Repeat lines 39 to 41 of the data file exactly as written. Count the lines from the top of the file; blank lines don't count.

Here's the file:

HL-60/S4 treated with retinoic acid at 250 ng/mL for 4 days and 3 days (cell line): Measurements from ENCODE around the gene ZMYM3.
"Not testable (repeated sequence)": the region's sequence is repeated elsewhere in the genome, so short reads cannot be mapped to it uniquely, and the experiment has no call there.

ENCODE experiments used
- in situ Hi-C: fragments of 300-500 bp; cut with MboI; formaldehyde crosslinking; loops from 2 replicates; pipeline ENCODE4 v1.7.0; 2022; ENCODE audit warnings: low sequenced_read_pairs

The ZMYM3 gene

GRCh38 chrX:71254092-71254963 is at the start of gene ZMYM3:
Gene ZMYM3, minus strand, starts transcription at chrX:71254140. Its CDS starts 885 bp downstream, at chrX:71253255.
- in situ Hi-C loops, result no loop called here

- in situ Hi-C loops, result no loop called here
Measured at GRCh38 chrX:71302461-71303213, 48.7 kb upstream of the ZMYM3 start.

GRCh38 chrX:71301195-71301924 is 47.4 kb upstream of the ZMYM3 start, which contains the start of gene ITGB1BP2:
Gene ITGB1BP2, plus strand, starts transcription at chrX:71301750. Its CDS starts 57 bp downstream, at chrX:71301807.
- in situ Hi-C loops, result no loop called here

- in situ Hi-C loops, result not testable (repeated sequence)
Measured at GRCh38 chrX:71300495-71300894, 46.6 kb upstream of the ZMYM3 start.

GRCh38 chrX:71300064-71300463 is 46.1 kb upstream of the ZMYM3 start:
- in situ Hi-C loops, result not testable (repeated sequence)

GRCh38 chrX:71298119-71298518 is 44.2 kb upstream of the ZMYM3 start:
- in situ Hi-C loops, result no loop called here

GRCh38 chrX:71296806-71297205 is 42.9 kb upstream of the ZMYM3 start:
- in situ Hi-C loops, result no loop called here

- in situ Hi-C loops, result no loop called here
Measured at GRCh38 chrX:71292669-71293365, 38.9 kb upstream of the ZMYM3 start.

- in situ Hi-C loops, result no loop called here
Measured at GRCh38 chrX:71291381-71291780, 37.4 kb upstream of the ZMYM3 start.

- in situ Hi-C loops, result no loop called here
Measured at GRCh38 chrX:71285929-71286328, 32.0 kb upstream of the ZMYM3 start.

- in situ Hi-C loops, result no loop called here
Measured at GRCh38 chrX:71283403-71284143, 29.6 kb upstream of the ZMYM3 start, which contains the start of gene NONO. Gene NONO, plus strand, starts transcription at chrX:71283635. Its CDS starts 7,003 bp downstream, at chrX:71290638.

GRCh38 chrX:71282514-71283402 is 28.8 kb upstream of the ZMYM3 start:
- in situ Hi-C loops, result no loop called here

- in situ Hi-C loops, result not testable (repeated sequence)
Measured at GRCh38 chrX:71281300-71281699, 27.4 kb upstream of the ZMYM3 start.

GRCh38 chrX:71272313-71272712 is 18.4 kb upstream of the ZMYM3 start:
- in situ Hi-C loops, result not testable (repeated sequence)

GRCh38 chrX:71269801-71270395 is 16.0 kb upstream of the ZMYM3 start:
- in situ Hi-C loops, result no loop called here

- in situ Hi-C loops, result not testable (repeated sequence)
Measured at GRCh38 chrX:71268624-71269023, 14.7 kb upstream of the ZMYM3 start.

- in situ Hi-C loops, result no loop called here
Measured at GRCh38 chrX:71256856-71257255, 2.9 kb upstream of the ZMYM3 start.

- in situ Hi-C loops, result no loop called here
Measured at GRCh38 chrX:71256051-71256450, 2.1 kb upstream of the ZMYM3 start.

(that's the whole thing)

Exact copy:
Measured at GRCh38 chrX:71268624-71269023, 14.7 kb upstream of the ZMYM3 start.

- in situ Hi-C loops, result no loop called here
Measured at GRCh38 chrX:71256856-71257255, 2.9 kb upstream of the ZMYM3 start.